What are update Anomalies
The Problems resulting from data redundancy in an un-normalized database table are collectively known as update anomalies. So any database insertion, deletion or modification that leaves the database in an
inconsistent state is said to have caused an update anomaly. They are classified as
Insertion anomalies: To insert the details of a new member of staff located at branch B1 into the Tbl_Staff_Branch Table shown above,
we must enter the correct details of branch numner B1 so that the branch details are consistent with the values for branch
B1 in other rows.
To insert the details of a new branch that currently has no members of staff into the Tbl_Staff_Branch table, it is necessory to enter nulls
for the staff details which is not allowed as staffID is the primary key. But if you normalize Tbl_Staff_Branch, which is in Second Normal Form (2NF) to
Third Normal Dorm (3NF), you end up with Tbl_Staff and Tbl_Branch and you shouldn't have the problems mentioned above.
Deletion anomalies: If we delete a row from the Tbl_Staff_Branch table that represents the last member of staff located at that branch,
(for e.g. row with Branch numbers B",B3 or B4) the detals about that branch are also lost from the Database.
Modification anomalies: Should we need to change the address of a perticular branch in the Tbl_Staff_Branch
table, we must update the rows of all staff located at that branch. If this modification is not carried out on all the relevent rows,
the database will become inconsistent.
What is Functional Dependency? what are the different types of Functional Dependencies?
Functional Dependencies are fundamental to the process of Normalization
Functional Dependency describes the relationship between attributes(columns) in a table.
For example, if A and B are attributes of a table, B is functionally dependent
on A, if each value of A is associated with exactly one value of B
(so, you can say, 'A functionally determines B').
Functional dependency between A and B
Attribute or group of attributes on the left hand side of the arrow of a functional dependency is refered to as 'determinant'
Simple example would be StaffID functionally determines Position in the above tables.
Functional Dependency can be classified as follows:
Full Functional dependency
Indicates that if A and B are attributes(columns)of a table, B is fully functionally
dependent on A if B is functionally dependent on A ,but not on any proper subset of A.
Partial Functional Dependency
Indicates that if A and B are attributes of a table , B is partially dependent on A
if there is some attribute that can be removed from A and yet the dependency still holds.
Say for Ex, consider the following functional dependency that exists in the Tbl_Staff table:
StaffID,Name -------> BranchID
BranchID is functionally dependent on a subset of A (StaffID,Name), namely StaffID.
Transitive Functional Dependency:
A condition where A , B and C are attributes of a table such that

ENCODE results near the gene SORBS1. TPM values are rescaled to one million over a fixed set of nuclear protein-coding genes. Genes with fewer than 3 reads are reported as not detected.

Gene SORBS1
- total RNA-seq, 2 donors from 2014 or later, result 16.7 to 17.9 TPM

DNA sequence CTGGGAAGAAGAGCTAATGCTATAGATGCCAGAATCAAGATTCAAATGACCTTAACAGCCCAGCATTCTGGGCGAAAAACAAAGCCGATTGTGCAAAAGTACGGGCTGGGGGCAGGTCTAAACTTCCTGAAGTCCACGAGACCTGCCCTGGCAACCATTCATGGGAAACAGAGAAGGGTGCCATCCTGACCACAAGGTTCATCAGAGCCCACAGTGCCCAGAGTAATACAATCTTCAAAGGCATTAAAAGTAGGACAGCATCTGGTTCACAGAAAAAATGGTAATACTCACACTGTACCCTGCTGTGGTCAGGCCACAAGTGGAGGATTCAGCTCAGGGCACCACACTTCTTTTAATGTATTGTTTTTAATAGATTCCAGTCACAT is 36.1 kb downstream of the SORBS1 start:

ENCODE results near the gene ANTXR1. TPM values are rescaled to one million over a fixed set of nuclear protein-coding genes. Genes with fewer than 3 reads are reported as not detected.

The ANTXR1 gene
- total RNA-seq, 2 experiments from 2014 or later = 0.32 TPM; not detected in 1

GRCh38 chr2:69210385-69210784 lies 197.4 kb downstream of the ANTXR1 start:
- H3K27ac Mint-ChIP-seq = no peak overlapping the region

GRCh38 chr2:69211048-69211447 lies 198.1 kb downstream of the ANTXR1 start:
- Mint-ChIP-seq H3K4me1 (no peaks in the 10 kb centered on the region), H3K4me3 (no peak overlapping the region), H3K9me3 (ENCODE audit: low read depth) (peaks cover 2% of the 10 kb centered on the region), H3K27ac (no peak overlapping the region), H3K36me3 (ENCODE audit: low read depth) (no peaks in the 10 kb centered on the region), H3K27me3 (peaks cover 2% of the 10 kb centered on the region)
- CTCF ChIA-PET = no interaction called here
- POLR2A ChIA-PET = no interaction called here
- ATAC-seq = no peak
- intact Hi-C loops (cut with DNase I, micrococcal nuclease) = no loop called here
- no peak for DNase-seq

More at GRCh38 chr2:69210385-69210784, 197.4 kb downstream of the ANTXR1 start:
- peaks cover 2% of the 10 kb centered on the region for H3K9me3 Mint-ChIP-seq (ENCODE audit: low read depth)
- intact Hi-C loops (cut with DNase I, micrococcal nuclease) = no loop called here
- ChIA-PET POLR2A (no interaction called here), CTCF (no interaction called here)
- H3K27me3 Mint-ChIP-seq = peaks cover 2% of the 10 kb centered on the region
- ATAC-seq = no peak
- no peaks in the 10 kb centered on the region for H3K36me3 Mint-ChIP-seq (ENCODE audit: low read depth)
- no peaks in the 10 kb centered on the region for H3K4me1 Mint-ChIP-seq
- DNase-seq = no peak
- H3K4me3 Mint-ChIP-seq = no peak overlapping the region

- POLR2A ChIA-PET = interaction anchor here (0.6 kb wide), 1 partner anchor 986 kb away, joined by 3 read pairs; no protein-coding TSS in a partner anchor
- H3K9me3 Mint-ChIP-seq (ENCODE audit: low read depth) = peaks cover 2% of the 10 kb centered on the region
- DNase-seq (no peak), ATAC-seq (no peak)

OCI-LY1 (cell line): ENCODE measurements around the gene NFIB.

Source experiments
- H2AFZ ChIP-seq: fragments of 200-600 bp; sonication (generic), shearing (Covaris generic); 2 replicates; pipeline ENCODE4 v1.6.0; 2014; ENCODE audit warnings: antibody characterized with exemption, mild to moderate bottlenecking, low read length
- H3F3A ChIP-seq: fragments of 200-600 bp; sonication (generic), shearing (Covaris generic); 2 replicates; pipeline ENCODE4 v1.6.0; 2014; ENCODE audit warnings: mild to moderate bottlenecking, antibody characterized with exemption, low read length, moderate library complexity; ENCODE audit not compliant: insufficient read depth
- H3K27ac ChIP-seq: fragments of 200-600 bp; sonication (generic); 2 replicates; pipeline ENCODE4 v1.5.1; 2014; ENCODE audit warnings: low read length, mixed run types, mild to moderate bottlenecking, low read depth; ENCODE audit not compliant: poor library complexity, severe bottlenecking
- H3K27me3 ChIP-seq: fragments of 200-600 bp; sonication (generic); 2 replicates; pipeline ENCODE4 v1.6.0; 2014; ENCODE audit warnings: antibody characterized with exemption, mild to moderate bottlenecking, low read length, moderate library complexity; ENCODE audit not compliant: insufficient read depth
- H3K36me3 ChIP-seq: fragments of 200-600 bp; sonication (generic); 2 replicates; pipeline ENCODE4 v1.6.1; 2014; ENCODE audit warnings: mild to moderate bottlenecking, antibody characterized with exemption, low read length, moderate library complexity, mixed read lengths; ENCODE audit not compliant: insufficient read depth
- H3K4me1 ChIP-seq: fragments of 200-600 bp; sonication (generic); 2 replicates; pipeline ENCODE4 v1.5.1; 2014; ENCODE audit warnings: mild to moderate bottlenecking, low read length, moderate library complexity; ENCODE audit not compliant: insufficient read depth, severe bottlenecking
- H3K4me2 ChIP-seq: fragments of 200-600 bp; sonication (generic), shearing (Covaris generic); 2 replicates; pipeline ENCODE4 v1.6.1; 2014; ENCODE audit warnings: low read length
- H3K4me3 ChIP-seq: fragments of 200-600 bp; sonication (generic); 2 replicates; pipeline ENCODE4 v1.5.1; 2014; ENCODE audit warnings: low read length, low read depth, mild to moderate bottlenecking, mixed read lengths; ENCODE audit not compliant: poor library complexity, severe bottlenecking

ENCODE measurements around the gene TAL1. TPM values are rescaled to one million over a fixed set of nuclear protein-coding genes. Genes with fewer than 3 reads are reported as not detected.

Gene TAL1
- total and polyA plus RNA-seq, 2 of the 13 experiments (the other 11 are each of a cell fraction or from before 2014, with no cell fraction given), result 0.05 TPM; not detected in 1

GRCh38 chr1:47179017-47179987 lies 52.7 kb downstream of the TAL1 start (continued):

if A is functionally dependent on B and B is functionally dependent
on C then C is Transitively dependent on A via B.
Say for Ex, consider the following functional dependencies that exists in the Tbl_Staff_Branch table:
So, StaffID attribute functionally determines Br_Address via BranchID attribute.
What is Database Normalization?
Database Normalization is a step wise formal process that allows us to
decompose Database Tables in such a way that both Data Redundancy and Update Anomalies(see above for more info on update anomalies) are minimised.
It makes use of Functional Dependencies that exist in a table (relation, more formally) and the primary key or Candidate Keys in analysing the tables.
Three normal forms were initially proposed called First normal Form (1NF), Second normal Form (2NF), and Third normal Form (3NF).
Subsequently R.Boyce and E.F.Codd introduced a stronger definition of 3NF called Boyce-Codd Normal Form(BCNF).
With the exception of 1NF, all these normal forms are based on Functional dependencies among the attributes of a table.
Higher normal forms that go beyond BCNF were introduced later such as Fourth Normal Form (4NF) and Fifth Normal Form (5NF).
However these later normal forms deal with situations that are very rare.
First Normal Form (1NF)
The only thing that is required for a table to be in 1NF is to contain only atomic values
(intersection of each row and column should contain one and only one value).this is sometimes referred to as : Eliminate Repeating groups.
Second Normal Form (2NF)
A Table is said to be in 2NF if it is in 1NF and there are no partial dependencies i.e.
every non primary key attribute of the Table is fully functionally dependent on the primary key.
Third Normal Form (3NF)
A Table that is in 1NF and 2NF and in which no non primary key attribute is transitively dependent on primary key.
Boyce-codd Normal Form (BCNF)
A Table is in BCNF if and only if every determinant(it is an attribute or a group of attributes on which some other attribute
is fully functionally dependent, see functional dependency described above) is a candidate key. BCNF is a stronger form of 3NF.
The difference between 3NF and BCNF is that for a Functional dependency A--->B, 3NF allows this dependency in a
table if attribute B is a primary key attribute and attribute A is not a candidate key,
where as BCNF insists that for this dependency to remain in a table, attribute A must be a candidate key.
Fourth Normal Form (4NF)
4NF is a stronger normal form than BCNF as it prevents Tables from containing nontrivial Multi-Valued Dependencies (MVDs)
and hence data redendancy.
The Normalization of BCNF Tables to 4NF involves the removal of MVDs from the Table by
placing the attribute(s) in a new Table along with the copy of the determinant(s).
Fifth Normal Form(5NF)
5NF is also called Project-Join Normal Form(PJRF) and specifies that a 5NF Table has no Join dependency.